PANIQUI, Philippines — As his sister the president watched from behind, and his brother-in-law the senator worked the crowd, Philippine Congressman Jose Cojuangco Jr. appealed to several thousand hometown voters here last week for a new political order, free from nepotism and patronage.
"We should not bring back the old system of patronage politics or, in the future, we will have another Marcos," Cojuangco declared, referring to Ferdinand E. Marcos, the authoritarian ruler whom he and his sister, President Corazon Aquino, helped to overthrow two years ago. "That is what this election is about. . . . The choice is, do we want the old system or the new system?"
For Aquino's critics, there was a deep irony in the scene on the makeshift stage in a downtown park in this, the president's childhood family home.
In the last few days before Monday's crucial local elections, critics have charged that the president and her politically powerful younger brother are simply following the age-old Philippine tradition of dynastic politics, backing a nationwide slate of candidates to whom, with few exceptions, family and owed favors are more important than good government.
But, when her brother had finished, Aquino took center stage and, in an extemporaneous speech, said that her best defense against such charges is here in her home province of Tarlac, where she is supporting an apolitical businessman known for his honesty and management skills over the gubernatorial recommendations of her brother, brother-in-law and top political lieutenants.
"My enemies say, Cory is weak, Cory is soft," the president told the crowd. "But no one has ever said Cory is a thief. No one says Cory is corrupt. . . . As long as I live, what Cory will do is not just for the town of Paniqui, for the province of Tarlac, but for the entire Philippines."
But dynasty and the evils of Philippine politics-past are not the only important issues at stake Monday, when more than 20 million Filipino voters stream to the polls to elect more than 15,000 governors, mayors and city councilmen nationwide in the first local elections to be held here in seven years.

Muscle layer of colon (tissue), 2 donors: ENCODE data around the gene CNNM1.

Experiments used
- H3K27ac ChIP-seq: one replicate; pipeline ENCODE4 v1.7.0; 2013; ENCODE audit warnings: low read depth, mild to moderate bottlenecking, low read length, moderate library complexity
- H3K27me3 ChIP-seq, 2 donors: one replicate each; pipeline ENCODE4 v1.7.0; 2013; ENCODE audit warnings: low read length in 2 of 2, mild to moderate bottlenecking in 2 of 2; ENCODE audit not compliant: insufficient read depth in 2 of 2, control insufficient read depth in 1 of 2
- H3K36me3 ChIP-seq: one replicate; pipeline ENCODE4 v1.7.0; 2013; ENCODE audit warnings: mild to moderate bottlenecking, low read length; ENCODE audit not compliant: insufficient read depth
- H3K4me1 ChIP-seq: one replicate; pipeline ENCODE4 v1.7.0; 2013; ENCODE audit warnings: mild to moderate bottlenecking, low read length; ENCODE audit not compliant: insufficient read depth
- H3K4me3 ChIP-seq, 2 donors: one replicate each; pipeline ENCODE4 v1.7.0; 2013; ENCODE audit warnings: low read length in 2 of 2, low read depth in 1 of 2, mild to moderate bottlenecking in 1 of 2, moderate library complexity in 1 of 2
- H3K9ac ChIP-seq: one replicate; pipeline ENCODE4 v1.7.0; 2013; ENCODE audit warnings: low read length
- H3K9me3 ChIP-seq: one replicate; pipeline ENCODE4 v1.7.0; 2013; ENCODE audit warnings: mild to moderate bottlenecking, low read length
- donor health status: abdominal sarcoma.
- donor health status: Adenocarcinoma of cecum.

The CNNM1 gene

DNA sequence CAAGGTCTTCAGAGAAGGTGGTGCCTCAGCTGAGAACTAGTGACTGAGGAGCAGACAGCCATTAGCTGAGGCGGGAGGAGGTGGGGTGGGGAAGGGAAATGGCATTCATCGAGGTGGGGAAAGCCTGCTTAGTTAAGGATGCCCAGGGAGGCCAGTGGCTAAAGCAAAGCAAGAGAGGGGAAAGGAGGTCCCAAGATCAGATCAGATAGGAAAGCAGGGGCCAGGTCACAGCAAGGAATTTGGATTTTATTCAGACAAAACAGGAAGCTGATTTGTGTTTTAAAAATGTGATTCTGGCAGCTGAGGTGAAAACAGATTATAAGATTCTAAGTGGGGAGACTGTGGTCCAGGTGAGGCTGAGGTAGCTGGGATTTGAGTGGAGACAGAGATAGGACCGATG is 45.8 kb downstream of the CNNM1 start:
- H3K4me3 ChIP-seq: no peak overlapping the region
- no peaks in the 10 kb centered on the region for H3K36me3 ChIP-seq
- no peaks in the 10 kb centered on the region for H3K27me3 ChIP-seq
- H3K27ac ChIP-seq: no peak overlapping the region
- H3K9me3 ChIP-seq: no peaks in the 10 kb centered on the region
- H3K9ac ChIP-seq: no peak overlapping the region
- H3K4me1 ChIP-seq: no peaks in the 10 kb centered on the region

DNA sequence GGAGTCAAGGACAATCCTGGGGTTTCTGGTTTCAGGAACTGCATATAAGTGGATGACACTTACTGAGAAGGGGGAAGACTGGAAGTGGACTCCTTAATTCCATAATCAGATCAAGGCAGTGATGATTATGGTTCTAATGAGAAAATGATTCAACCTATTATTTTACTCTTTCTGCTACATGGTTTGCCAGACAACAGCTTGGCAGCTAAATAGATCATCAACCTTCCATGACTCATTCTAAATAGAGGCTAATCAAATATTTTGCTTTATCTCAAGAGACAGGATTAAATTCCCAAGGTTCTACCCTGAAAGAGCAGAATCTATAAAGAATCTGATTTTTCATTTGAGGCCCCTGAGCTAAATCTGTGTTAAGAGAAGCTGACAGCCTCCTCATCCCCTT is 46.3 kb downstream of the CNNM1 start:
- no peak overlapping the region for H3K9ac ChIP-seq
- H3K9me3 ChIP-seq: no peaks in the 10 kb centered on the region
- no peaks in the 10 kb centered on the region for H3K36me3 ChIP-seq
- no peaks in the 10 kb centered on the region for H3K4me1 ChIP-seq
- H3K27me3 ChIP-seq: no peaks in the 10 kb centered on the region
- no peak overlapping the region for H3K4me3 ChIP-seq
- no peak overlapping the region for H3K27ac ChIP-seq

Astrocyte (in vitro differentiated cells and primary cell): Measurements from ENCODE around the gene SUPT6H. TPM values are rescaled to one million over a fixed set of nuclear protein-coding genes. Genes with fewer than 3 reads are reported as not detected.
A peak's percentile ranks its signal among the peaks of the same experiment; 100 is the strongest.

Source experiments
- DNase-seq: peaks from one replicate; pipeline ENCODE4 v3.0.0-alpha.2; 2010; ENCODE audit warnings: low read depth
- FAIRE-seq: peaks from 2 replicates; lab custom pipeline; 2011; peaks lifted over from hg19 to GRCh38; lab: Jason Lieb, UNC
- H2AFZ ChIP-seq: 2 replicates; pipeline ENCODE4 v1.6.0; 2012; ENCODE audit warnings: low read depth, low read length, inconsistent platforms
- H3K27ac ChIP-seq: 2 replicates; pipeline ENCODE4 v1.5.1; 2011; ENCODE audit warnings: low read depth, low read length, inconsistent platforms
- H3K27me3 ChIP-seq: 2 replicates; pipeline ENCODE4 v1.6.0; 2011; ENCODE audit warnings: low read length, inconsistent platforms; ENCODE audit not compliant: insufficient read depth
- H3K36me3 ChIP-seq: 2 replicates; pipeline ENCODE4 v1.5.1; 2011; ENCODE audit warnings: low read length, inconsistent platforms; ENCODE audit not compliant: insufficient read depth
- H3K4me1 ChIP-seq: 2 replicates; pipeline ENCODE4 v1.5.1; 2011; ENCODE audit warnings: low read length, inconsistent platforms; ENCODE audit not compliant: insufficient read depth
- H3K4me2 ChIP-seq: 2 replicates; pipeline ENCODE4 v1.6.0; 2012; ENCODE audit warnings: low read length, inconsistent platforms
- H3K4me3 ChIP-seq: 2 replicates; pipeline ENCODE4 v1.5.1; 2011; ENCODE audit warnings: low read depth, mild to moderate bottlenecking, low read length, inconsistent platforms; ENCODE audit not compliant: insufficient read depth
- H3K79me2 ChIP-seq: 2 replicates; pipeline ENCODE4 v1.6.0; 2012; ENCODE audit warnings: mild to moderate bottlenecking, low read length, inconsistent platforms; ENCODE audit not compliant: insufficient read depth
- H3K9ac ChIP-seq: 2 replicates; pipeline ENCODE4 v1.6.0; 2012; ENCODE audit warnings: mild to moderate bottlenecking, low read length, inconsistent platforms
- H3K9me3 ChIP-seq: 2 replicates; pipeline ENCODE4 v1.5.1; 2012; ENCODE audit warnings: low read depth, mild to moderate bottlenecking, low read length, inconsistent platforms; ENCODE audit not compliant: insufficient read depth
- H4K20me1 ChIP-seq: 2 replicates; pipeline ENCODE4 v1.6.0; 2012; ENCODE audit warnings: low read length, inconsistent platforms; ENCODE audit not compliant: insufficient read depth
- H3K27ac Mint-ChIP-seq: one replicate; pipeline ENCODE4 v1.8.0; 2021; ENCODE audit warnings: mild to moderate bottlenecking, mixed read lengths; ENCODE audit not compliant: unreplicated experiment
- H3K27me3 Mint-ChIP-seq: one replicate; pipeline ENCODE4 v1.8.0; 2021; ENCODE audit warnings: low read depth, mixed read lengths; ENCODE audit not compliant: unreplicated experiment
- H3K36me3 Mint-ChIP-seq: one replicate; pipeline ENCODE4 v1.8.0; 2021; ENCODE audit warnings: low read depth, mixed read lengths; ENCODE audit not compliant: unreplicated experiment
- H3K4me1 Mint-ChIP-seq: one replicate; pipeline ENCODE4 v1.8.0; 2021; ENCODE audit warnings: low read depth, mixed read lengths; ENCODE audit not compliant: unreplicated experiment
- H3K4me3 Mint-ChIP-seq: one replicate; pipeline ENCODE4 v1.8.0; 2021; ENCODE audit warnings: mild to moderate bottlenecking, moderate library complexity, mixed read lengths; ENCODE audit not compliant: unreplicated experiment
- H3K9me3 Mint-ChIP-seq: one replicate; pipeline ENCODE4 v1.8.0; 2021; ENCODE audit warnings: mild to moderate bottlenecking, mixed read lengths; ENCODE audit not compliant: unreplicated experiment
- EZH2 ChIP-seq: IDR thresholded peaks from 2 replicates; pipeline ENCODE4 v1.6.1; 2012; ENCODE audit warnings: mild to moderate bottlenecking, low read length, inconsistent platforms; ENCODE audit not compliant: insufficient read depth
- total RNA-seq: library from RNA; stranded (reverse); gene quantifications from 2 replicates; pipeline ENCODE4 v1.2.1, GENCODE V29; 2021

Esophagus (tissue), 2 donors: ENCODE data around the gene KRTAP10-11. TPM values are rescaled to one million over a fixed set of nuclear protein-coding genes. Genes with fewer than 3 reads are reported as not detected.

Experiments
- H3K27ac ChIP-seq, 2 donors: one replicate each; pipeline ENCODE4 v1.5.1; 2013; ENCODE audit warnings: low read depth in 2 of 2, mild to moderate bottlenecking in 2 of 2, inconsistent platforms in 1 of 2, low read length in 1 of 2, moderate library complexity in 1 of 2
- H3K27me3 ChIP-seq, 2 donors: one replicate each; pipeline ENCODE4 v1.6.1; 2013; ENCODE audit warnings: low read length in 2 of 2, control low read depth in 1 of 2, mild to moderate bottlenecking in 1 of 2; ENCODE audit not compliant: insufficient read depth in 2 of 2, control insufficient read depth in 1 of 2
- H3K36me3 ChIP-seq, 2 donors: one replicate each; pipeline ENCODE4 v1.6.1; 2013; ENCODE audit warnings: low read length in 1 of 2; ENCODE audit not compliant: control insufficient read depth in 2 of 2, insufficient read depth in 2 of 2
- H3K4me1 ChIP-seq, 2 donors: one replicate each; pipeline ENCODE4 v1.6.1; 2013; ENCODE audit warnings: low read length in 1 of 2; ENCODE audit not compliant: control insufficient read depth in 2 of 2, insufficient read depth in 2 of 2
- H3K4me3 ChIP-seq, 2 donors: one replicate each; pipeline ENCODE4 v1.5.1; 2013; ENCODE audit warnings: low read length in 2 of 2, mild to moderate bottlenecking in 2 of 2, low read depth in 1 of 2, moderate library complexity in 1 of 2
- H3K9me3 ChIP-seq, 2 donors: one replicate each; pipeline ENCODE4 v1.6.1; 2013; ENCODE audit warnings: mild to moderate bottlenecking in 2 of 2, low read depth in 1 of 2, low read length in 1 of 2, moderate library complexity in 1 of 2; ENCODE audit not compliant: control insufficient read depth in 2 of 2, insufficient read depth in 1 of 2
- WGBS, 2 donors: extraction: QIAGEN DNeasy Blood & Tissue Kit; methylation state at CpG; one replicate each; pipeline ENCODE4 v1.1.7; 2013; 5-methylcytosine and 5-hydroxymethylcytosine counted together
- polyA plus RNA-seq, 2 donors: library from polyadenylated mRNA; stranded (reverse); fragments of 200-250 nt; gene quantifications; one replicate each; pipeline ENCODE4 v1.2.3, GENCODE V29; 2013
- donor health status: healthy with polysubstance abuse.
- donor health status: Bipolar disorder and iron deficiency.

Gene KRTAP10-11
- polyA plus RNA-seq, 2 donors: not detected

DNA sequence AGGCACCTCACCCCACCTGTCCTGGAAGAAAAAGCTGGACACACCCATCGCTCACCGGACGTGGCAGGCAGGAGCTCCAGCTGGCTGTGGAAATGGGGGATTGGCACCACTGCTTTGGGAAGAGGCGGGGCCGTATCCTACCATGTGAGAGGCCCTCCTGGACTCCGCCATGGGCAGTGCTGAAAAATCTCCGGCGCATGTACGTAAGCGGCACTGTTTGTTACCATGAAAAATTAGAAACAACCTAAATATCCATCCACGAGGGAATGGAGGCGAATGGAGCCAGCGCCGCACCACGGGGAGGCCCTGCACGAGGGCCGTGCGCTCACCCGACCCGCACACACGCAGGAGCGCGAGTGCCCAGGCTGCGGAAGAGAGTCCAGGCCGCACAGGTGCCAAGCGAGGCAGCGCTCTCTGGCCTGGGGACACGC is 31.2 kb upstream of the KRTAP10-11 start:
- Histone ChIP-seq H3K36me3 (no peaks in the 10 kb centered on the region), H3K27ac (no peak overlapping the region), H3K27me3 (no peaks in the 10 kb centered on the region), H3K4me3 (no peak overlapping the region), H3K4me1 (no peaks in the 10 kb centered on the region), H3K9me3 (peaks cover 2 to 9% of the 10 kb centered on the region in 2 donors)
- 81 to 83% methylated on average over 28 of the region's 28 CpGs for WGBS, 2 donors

President Aquino has called the elections a key, grass-roots political exercise, the latest political move to bring stability to her troubled nation.
On Monday, voters will be replacing the entire network of pro-Marcos local officials that Aquino fired en masse two years ago in an effort to consolidate her power after the popular and military revolt that overthrew Marcos.
Military authorities have stressed that the election itself will help them fight the nation's growing Communist insurgency. The elections, they say, will bring the first semblance of effective local government in two years to the nation's 73 largely rural provinces, where the insurgency has been worsening in recent years because the government has failed for the most part to deliver basic services to the people.
But political analysts here also have been speculating that there may be a darker side to the elections. Already, more than 75 candidates and campaign workers have been hacked, stabbed or shot to death. More than a dozen others have been kidnaped by Communist guerrillas trying to influence the polls. Gen. Fidel V. Ramos, the armed forces chief of staff, deployed a special force of more than 2,000 soldiers nationwide this weekend to keep order on election day.
Several experts have said that the violence is a grim indication that the old family political dynasties are using power politics to force their way back into control, and that, they say, is bound to leave bitterness and deep divisions.
The analysts also noted that Aquino, who had promised sweeping democratic reforms during her own 1986 presidential campaign against Marcos, has formed political alliances with some of the most powerful and feared of Marcos' henchmen in an apparent effort to gain more political control.
And, although her personal image remains untarnished, political activists and religious leaders have voiced deep concern that the way this campaign has gone is yet another sign that the Philippine nation may be going backward rather than forward.
Nation Is 'in Reverse'
"I think someone has shifted the gears of the Philippine ship of state," said Rudolfo Farinas, a 36-year-old gubernatorial candidate in Marcos' home province of Ilocos Norte. "Instead of forward, I think we're in reverse."
Farinas, who remains a Marcos supporter, is being backed by one faction of Aquino's ruling coalition, while Aquino and her brother are backing the 80-year-old mother of Marcos kingpin Congressman Roque Ablan.
In interviews nationwide, Roman Catholic bishops and priests have chided the president for failing to keep her promise to select new, younger and more professional faces as administration candidates for local office, to help end a decades-old standard of corrupt politics set under Marcos and half a dozen Philippine presidents before him.